Agomelatine (AGM) is one of the latest atypical antidepressants, prescribed exclusively for the treatment of depression in adults. AGM belongs to the pharmaceutical class of melatonin agonist and selective serotonin antagonist ("MASS"), as it acts both as a selective agonist of melatonin receptors MT1 and MT2, and as a selective antagonist of 5-HT2C/5-HT2B receptors. AGM is involved in the resynchronization of interrupted circadian rhythms, with beneficial effects on sleep patterns, while antagonism on serotonin receptors increases the availability of norepinephrine and dopamine in the prefrontal cortex, with an antidepressant and nootropic effect. The use of AGM in the pediatric population is limited by the scarcity of data. In addition, few studies and case reports have been published on the use of AGM in patients with attention deficit and hyperactivity disorder (ADHD) and autism spectrum disorder (ASD). Considering this evidence, the purpose of this review is to report the potential role of AGM in neurological developmental disorders. AGM would increase the expression of the cytoskeleton-associated protein (ARC) in the prefrontal cortex, with optimization of learning, long-term memory consolidation, and improved survival of neurons. Another important feature of AGM is the ability to modulate glutamatergic neurotransmission in regions associated with mood and cognition. With its synergistic activity a melatoninergic agonist and an antagonist of 5-HT2C, AGM acts as an antidepressant, psychostimulant, and promoter of neuronal plasticity, regulating cognitive symptoms, resynchronizing circadian rhythms in patients with autism, ADHD, anxiety, and depression. Given its good tolerability and good compliance, it could potentially be administered to adolescents and children.

Agomelatine: A Potential Multitarget Compound for Neurodevelopmental Disorders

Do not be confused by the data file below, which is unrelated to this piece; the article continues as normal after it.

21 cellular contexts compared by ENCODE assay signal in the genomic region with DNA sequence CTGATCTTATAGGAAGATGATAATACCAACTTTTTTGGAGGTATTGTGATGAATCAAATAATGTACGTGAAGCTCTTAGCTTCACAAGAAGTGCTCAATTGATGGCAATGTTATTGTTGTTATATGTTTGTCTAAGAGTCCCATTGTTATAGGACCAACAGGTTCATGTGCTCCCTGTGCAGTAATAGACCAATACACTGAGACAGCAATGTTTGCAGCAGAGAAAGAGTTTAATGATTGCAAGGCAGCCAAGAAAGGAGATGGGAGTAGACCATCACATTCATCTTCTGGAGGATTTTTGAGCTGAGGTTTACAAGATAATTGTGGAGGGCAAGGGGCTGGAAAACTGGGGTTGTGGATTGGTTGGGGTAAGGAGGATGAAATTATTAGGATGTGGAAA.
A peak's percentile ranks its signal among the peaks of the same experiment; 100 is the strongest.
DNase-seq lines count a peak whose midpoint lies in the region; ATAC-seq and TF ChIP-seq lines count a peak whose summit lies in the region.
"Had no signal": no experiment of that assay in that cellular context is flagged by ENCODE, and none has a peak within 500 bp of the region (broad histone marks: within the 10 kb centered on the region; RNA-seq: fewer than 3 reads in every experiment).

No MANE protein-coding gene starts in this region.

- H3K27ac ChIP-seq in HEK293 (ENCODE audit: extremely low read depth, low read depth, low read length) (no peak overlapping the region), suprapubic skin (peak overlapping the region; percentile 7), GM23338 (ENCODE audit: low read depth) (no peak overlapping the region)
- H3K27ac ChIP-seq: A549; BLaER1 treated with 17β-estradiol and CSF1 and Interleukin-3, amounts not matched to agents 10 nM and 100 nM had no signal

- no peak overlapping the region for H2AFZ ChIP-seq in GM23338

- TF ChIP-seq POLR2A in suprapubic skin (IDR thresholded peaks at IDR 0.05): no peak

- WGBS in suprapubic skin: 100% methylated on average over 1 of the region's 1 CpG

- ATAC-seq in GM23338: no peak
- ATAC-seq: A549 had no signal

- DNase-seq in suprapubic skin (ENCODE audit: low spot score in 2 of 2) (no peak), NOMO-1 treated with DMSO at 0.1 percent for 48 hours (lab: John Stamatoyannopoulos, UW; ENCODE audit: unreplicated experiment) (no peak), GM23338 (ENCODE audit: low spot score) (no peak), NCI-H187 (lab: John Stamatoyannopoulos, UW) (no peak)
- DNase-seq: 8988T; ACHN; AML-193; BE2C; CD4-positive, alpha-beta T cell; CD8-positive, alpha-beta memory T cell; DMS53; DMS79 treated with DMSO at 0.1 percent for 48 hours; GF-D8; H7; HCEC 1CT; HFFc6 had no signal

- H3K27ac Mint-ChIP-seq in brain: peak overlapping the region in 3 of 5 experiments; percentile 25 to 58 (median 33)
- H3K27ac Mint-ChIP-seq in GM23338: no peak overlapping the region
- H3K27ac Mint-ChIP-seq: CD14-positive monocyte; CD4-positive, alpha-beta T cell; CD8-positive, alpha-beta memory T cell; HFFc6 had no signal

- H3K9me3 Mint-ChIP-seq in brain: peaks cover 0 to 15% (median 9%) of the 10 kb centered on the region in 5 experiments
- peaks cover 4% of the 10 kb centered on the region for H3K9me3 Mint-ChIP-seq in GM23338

Savino, Rosa;Ventriglio, Antonio;Di Salvatore, Melanie;De Stefano, Maria Ida;Valenzano, Anna;Marinaccio, Luigi;Bellomo, Antonello;Cibelli, Giuseppe;Monda, Vincenzo;Polito, Rita;Messina, Giovanni
2023-01-01

Abstract

Agomelatine (AGM) is one of the latest atypical antidepressants, prescribed exclusively for the treatment of depression in adults. AGM belongs to the pharmaceutical class of melatonin agonist and selective serotonin antagonist ("MASS"), as it acts both as a selective agonist of melatonin receptors MT1 and MT2, and as a selective antagonist of 5-HT2C/5-HT2B receptors. AGM is involved in the resynchronization of interrupted circadian rhythms, with beneficial effects on sleep patterns, while antagonism on serotonin receptors increases the availability of norepinephrine and dopamine in the prefrontal cortex, with an antidepressant and nootropic effect. The use of AGM in the pediatric population is limited by the scarcity of data. In addition, few studies and case reports have been published on the use of AGM in patients with attention deficit and hyperactivity disorder (ADHD) and autism spectrum disorder (ASD). Considering this evidence, the purpose of this review is to report the potential role of AGM in neurological developmental disorders. AGM would increase the expression of the cytoskeleton-associated protein (ARC) in the prefrontal cortex, with optimization of learning, long-term memory consolidation, and improved survival of neurons. Another important feature of AGM is the ability to modulate glutamatergic neurotransmission in regions associated with mood and cognition. With its synergistic activity a melatoninergic agonist and an antagonist of 5-HT2C, AGM acts as an antidepressant, psychostimulant, and promoter of neuronal plasticity, regulating cognitive symptoms, resynchronizing circadian rhythms in patients with autism, ADHD, anxiety, and depression. Given its good tolerability and good compliance, it could potentially be administered to adolescents and children.
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Utilizza questo identificativo per citare o creare un link a questo documento: https://hdl.handle.net/11369/453029
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